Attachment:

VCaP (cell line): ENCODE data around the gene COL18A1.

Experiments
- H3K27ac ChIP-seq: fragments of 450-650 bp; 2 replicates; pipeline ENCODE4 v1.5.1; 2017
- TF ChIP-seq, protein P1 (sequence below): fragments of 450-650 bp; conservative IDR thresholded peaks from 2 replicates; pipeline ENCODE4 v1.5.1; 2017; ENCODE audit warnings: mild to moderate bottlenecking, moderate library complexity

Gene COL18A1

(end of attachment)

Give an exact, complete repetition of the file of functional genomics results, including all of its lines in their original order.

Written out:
VCaP (cell line): ENCODE data around the gene COL18A1.

Experiments
- H3K27ac ChIP-seq: fragments of 450-650 bp; 2 replicates; pipeline ENCODE4 v1.5.1; 2017
- TF ChIP-seq, protein P1 (sequence below): fragments of 450-650 bp; conservative IDR thresholded peaks from 2 replicates; pipeline ENCODE4 v1.5.1; 2017; ENCODE audit warnings: mild to moderate bottlenecking, moderate library complexity

Gene COL18A1